Last week Ofsted produced its Annual Report, the first from her Majesty’s Chief Inspector of Education, Children Services and Skills, Sir Michael Wilshaw. It also had the First Ofsted Annual Lecture on Early Years given by the Director of Education, Sue Gregory. The report admittedly was slightly overshadowed by the news of the Royal pregnancy, but the findings merit as much attention as the Duchess of Cambridge’s morning sickness.
The report used findings from 24,559 inspections of which 6074 were in nurseries or childcare on non-domestic premises. The report was framed within the usual context that good quality early education is critical to children’s subsequent educational progress and life chances, and that education in the Early Years has an impact on children’s later learning and achievement. And so say all of us.
The report confirmed what we always knew, namely that the large majority of the 1.3 million places available for children under the age of 5 are provided by nurseries, that the sufficiency of places is variable across the country and there remains considerable turnover in the sector.
On the standard of service, the report noted that 74% of Early Years provision is now good or better, compared with 65% three years ago. There was, however, little improvement between this year and last in terms of proportion of good or outstanding. This suggests that improvements brought about by the introduction of the EYFS are levelling off. A third of children had not reached the required standard in language and literacy by the age of 5, a figure that rose to two fifths in deprived areas. Overall, nurseries were rated better at preparing children for school than childminders.
Unsurprisingly, the provision remains weakest in areas of highest deprivation. This is particularly true in the case of childminders, where the gap between the quality of provision of high and low deprivation is wider than for any other type of childcare provider. In the UK, children from the poorest fifth of homes are on average 19 months behind children from richer homes in their use of vocabulary by the age of five. This is worse than two of the three major English speaking countries (in Canada the gap is 10.6 months, and Australia 14.5 months).
In her lecture, Sue Gregory commented on the disproportionate funding for schools and alluded to a special premium for those Early Years providers operating in poorer neighbourhoods or with higher proportions of families living in poverty. In its recent report, the IPPR said that Early Years and youth have seen cuts of 20%. At the Daycare Trust Annual Conference on Tuesday, Lucy Lee of Policy Exchange noted that since 2000 funds to Early Years had gone up just 5.6% while schools had received increases of 55%. So for all the talk about how important we are in setting the scene for successful education, we are still short changed both in reputation, funding and correct support. Is it any wonder that the poorest areas are still feeling the pinch and getting the worse deal?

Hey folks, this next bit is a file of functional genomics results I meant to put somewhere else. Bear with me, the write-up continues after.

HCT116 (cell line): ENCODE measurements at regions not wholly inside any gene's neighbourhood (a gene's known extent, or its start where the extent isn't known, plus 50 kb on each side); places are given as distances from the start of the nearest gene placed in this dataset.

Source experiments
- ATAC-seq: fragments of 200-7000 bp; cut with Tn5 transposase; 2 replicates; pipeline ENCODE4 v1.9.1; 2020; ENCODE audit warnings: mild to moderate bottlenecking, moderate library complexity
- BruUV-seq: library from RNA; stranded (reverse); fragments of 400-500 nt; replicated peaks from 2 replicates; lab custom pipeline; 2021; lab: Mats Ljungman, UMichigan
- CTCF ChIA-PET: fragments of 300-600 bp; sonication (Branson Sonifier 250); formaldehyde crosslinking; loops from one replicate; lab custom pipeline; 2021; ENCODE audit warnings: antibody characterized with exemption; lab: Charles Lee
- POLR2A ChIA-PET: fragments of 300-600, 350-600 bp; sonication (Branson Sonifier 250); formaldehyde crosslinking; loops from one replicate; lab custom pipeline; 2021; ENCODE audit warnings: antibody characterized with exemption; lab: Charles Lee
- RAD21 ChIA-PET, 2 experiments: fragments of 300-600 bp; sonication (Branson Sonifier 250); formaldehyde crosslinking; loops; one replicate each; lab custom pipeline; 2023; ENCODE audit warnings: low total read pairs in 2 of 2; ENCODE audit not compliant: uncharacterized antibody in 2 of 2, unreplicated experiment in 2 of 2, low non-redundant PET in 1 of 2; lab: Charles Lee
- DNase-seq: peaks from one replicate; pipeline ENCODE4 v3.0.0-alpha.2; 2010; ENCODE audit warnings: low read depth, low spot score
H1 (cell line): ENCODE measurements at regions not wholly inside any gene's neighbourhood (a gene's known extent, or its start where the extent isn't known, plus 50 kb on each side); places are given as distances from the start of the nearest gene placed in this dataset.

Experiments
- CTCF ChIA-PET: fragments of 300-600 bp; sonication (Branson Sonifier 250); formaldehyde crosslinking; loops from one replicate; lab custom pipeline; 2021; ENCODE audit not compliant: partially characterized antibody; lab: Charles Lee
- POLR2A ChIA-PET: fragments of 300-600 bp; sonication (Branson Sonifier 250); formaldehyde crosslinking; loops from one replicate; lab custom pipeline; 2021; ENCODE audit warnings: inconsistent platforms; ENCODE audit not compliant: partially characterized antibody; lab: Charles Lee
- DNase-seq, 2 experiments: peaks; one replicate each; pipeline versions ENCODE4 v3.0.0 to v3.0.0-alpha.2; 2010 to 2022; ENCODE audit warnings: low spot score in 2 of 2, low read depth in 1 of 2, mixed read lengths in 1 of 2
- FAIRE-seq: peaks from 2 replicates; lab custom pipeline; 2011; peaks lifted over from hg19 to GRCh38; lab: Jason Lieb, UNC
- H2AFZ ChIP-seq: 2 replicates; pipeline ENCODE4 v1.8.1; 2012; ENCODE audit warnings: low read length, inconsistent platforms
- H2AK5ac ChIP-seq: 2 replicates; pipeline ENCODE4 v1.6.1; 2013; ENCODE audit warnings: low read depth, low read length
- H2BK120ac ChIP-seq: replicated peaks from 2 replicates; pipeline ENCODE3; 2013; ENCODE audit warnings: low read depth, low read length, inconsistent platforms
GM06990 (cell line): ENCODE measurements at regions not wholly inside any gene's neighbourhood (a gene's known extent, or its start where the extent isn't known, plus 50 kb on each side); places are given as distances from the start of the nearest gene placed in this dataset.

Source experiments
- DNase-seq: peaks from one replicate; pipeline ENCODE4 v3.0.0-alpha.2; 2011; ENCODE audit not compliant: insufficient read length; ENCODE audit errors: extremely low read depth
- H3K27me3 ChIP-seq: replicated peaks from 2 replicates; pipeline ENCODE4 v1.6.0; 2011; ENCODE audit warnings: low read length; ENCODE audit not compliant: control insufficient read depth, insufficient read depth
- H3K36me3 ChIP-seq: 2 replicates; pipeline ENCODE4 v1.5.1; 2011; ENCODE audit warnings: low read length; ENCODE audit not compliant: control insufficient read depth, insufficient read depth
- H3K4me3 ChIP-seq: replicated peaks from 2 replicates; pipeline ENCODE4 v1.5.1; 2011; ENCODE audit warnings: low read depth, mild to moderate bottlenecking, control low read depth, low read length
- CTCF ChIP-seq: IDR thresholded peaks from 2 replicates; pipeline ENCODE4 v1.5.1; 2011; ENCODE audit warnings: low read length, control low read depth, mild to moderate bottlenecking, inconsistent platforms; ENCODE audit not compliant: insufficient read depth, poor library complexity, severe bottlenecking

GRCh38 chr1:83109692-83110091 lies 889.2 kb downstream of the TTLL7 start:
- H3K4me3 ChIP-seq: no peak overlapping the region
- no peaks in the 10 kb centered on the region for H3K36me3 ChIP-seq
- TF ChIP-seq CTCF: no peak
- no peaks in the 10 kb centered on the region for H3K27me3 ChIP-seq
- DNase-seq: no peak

The Ofsted report findings show that what makes the most difference is the quality of the interaction between adults and children, which leads them to developing good quality early skills. In the best settings, children’s interest is constantly stimulated and adult intervention is well timed so as to respond to children’s curiosity and to challenge their thinking. That will only happen with the involvement of well qualified professionals with at least a relevant Level 3 qualification. The Nutbrown Review 10 year timescale is considered unambitious because it is longer than most children spend in the whole of their early years and primary school education. The report also found that the quality and type of local authority (LA) support for early years provision was variable and often not targeted effectively at those providers that most needed improvement. They listed the top ten LAs and the worse ten. Luckily LEYF is neither operating in the top 10 LAs or the bottom ten LAs. This suggests we are in the satisfactory majority of 132 LAs. Apparently, what makes for outstanding is where LAs offer tailored support to meet the requested needs of particular groups or providers.